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The Odyssey (Penguin Classics) Paperback – April 29, 2003
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“[Robert Fitzgerald’s translation is] a masterpiece . . . An Odyssey worthy of the original.” –The Nation
“[Fitzgerald’s Odyssey and Iliad] open up once more the unique greatness of Homer’s art at the level above the formula; yet at the same time they do not neglect the brilliant texture of Homeric verse at the level of the line and the phrase.” –The Yale Review
“[In] Robert Fitzgerald’s translation . . . there is no anxious straining after mighty effects, but rather a constant readiness for what the occasion demands, a kind of Odyssean adequacy to the task in hand, and this line-by-line vigilance builds up into a completely credible imagined world.”
–from the Introduction by Seamus Heaney
About the Author
Homer was probably born around 725BC on the Coast of Asia Minor, now the coast of Turkey, but then really a part of Greece. Homer was the first Greek writer whose work survives.
He was one of a long line of bards, or poets, who worked in the oral tradition. Homer and other bards of the time could recite, or chant, long epic poems. Both works attributed to Homer – the Iliad and the Odyssey – are over ten thousand lines long in the original. Homer must have had an amazing memory but was helped by the formulaic poetry style of the time.
In the Iliad Homer sang of death and glory, of a few days in the struggle between the Greeks and the Trojans. Mortal men played out their fate under the gaze of the gods. The Odyssey is the original collection of tall traveller’s tales. Odysseus, on his way home from the Trojan War, encounters all kinds of marvels from one-eyed giants to witches and beautiful temptresses. His adventures are many and memorable before he gets back to Ithaca and his faithful wife Penelope.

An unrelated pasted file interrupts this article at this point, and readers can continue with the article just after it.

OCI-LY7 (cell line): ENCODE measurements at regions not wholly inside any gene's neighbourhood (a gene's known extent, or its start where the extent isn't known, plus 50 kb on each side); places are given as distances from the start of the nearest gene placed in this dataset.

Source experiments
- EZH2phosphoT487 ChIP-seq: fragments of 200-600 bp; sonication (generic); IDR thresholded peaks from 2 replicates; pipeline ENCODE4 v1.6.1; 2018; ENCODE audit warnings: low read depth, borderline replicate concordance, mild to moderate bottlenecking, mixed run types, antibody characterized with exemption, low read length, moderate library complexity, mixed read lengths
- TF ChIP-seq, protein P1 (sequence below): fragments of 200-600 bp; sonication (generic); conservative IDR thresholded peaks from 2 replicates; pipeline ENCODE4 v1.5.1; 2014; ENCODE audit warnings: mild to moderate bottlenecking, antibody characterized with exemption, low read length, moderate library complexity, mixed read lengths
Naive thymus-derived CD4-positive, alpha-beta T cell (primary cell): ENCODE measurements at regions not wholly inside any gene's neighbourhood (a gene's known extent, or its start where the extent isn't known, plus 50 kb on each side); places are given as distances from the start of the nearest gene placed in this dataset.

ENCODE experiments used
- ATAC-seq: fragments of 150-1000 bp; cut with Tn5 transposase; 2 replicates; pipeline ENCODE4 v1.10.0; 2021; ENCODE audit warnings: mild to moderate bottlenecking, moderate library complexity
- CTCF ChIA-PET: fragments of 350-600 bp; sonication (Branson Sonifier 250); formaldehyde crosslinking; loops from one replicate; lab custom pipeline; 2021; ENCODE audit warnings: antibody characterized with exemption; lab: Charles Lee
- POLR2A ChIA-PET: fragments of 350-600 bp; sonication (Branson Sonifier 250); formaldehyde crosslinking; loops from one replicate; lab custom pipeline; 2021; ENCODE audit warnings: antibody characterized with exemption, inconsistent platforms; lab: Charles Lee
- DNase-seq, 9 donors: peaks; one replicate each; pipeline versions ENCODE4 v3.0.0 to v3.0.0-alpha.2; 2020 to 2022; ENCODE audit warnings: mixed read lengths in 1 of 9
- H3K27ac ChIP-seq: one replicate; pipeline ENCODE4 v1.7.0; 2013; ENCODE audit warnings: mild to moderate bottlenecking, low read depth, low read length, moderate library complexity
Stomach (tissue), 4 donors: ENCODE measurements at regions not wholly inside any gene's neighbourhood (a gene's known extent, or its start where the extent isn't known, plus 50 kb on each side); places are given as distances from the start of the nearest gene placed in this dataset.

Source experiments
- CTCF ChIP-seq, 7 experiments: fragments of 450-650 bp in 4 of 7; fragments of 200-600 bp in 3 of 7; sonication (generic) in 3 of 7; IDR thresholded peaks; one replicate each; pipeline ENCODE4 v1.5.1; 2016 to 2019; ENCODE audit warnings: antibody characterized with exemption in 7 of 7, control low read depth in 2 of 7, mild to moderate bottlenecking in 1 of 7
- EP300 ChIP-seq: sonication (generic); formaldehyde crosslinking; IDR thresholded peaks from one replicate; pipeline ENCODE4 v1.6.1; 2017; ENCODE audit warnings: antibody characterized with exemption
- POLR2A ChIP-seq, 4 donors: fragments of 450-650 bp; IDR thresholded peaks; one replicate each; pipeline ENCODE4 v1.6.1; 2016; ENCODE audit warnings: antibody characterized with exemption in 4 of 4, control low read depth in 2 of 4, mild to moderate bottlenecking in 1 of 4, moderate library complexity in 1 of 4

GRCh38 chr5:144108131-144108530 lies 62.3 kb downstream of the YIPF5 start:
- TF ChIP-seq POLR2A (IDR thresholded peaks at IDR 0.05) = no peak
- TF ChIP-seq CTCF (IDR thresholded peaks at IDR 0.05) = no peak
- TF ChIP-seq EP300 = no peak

We can never be certain that both these stories belonged to Homer. In fact ‘Homer’ may not be a real name but a kind of nickname meaning perhaps ‘the hostage’ or ‘the blind one’. Whatever the truth of their origin, the two stories, developed around three thousand years ago, may well still be read in three thousand years’ time.
E. V. Rieu was a celebrated translator from Latin and Greek, and editor of Penguin Classics from 1944-1964. His son, D. C. H. Rieu has revised his work.
D. C. H. Rieu is the son of E. V. Rieu, celebrated translator from Latin and Greek and Editor of Penguin Classics from 1944-1964.
Peter Jones is former lecturer in classics at the University of Newcastle upon Tyne.
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Peter Green states in the introduction that he is following in the footsteps of Lattimore, to preserve as much of the poem in Greek--wording, sentence structure, meter, and so on--in English, but to also make it declaimable. It is a translation to be read aloud. Thus, it is also a challenge to Fagles's translation, among whose virtues is how well it works as an audiobook.
To review, there are several major verse modern translations of the Iliad. Lattimore's is closest to the original Greek, and for undergraduate work can substitute for the original well enough. There is the Fagles translation, in modern free verse, is wonderful to read aloud. The Fagles Odyssey was on Selected Shorts once, and for a long time after I insisted that there was no other worthwhile contemporary translation of Homer. I swore by it. Lombardo's translation is pretty common in colleges because of the price and the slangy presentation. Then there is Fitzgerald, which some swear by, but Fitzgerald's translation is loose with the Greek and mannered and fey in its English. It even translates Odysseus as "Ulysses," a sure sign that fidelity to the Greek is not worth the translator's trouble. I am missing some others, I'm sure.